Another useful method is to sketch a layout of the work area and mark on it where slip and trip incidents or hazards have been reported.
Assess the risk
The next step is to assess the slip or trip risks. Usually a combination of factors create the risk. As part of your assessment you should also consider:
- How many people are exposed
- The consequences of the slip or trip – a slip or trip with or without a fall can be more serious if it occurs near hot, sharp, or moving objects, or at a height, such as near stairs
- How often the situation occurs
Fix the problem
Look at the assessed risks and decide what needs to be done to eliminate or reduce the risks and how quickly these measures need to be implemented. Below are six types of control strategies to eliminate or reduce the risks and they are listed below in order of their effectiveness.
REDUCE YOUR RISK
Look at all the options available to you and select controls that will best reduce the risks. Often, a range of controls may be needed. If possible, test the preferred control options before putting them into practice permanently. Develop work procedures to formalize the controls, communicate the reason for the change with workers, and provide all staff with training and supervision.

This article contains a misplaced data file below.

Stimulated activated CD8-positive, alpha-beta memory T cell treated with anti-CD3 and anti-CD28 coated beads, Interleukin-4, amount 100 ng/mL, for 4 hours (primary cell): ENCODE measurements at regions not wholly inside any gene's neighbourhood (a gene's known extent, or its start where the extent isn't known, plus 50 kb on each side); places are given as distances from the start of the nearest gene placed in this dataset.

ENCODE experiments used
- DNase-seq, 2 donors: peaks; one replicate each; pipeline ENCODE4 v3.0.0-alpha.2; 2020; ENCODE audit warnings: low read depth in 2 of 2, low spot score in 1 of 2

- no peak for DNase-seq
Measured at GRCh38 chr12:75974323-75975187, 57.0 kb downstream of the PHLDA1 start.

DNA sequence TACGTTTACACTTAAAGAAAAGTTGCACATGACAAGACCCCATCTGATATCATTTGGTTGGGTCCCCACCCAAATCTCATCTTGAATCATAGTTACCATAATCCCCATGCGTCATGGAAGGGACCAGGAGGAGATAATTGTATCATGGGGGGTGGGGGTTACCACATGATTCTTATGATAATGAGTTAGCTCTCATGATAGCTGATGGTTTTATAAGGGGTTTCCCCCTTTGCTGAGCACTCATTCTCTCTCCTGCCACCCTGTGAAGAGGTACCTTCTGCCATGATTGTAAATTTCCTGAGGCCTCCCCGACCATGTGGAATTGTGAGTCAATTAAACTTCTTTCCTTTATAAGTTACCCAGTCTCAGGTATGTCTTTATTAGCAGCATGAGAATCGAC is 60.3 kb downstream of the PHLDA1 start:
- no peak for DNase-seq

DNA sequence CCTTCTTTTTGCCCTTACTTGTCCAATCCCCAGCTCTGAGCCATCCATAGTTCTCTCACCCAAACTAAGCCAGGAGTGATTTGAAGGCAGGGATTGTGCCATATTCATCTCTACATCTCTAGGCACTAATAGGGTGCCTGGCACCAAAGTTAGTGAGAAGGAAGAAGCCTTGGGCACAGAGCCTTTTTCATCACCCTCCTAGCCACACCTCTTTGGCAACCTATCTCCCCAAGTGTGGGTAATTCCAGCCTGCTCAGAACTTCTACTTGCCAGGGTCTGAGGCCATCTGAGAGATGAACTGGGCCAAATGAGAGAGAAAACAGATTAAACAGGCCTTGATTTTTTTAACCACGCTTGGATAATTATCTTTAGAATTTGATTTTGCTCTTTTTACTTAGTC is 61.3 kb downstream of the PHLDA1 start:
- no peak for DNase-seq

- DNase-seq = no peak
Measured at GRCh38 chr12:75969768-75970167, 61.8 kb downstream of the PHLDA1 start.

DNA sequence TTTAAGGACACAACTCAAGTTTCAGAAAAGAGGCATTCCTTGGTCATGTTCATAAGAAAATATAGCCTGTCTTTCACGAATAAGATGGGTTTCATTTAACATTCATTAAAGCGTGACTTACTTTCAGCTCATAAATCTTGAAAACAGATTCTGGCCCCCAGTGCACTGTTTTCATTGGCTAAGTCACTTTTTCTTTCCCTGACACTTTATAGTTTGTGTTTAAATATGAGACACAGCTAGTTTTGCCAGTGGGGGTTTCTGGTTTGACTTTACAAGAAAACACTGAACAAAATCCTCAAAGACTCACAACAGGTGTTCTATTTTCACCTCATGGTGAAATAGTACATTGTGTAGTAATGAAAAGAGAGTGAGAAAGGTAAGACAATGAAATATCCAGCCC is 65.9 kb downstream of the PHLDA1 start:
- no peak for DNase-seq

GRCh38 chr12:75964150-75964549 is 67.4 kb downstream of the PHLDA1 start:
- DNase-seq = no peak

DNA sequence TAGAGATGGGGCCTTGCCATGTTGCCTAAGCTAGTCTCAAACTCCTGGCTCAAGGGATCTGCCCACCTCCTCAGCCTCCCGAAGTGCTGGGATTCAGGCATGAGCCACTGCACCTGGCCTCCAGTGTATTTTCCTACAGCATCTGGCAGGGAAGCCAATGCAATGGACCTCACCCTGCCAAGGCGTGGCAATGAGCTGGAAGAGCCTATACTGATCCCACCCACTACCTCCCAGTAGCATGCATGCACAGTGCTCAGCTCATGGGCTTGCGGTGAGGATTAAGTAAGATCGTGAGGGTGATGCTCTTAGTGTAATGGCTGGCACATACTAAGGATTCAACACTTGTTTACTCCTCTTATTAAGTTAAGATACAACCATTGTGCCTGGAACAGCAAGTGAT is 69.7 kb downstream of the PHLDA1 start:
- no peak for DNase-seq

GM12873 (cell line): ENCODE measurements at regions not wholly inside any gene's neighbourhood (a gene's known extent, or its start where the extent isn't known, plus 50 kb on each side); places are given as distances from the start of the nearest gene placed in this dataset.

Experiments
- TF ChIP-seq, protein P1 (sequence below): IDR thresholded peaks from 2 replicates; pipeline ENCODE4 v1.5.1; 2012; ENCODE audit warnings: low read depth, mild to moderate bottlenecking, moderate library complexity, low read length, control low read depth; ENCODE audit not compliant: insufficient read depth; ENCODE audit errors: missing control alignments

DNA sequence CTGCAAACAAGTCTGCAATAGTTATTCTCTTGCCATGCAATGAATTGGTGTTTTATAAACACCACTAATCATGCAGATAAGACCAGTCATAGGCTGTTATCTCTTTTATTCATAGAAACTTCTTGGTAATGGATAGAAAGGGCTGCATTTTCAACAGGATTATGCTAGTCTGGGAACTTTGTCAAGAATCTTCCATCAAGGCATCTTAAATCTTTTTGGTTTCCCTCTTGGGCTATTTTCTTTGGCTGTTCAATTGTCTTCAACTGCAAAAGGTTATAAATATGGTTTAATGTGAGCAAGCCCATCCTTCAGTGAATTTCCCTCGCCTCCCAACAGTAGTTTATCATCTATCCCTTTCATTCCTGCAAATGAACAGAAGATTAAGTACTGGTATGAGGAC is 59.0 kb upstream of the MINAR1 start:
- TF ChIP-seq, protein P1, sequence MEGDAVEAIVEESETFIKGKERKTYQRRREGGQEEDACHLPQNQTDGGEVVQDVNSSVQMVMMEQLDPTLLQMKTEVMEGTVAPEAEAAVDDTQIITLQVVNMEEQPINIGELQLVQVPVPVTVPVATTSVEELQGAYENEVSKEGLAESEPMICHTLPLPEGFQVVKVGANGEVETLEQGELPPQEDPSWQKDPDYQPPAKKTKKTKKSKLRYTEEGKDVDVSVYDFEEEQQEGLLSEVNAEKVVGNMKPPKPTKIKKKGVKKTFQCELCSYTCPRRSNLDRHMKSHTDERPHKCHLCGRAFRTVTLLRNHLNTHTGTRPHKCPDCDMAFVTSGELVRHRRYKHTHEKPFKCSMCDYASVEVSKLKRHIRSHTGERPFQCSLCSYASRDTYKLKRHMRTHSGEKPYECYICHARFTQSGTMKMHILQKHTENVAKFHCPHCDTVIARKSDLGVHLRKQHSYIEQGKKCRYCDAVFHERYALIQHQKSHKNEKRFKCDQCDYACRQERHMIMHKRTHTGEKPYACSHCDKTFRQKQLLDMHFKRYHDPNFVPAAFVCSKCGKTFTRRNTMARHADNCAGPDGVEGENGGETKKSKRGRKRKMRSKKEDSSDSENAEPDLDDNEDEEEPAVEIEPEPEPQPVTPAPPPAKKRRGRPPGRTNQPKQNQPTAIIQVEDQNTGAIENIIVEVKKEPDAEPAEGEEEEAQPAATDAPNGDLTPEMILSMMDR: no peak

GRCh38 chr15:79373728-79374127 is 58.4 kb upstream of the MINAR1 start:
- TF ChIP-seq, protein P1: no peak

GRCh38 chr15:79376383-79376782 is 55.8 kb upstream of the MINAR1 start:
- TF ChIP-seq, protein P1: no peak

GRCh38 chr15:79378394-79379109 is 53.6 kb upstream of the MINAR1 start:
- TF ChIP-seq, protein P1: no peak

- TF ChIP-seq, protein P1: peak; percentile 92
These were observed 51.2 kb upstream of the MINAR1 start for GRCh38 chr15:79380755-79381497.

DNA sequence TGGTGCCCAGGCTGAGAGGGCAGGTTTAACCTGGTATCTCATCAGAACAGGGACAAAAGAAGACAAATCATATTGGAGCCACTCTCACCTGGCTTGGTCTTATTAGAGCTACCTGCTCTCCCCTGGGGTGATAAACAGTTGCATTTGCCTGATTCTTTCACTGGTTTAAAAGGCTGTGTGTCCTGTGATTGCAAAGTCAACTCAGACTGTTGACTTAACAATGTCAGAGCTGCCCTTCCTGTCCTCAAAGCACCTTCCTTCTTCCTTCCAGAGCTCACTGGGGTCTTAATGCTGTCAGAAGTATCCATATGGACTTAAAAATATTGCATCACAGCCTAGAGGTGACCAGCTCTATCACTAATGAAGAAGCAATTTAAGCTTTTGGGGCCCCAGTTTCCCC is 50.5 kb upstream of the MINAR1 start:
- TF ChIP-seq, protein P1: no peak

- Monitor and review controls
It is important to check whether the controls in place are effective, being used correctly, and have not introduced new hazards or risks. This can be done by talking with your workers, observing work activities, undertaking walk-through surveys, and reviewing incident and hazard reports. Other issues that you need to address in your risk management plan include design, maintenance, consultation, training, and record keeping.
Prevention of slips, trips, and falls starts with good design of the workplace. When fitting out new premises/extensions or refurbishing the workplace, incorporate features to prevent slips and trips. When commissioning or purchasing new equipment, in addition to ensuring that it is safe, ensure it provides adequate containment of any possible by-product such as off-cuts, grease, and dust.
This is fundamental to ensure that control measures remain effective. For slips and trips prevention: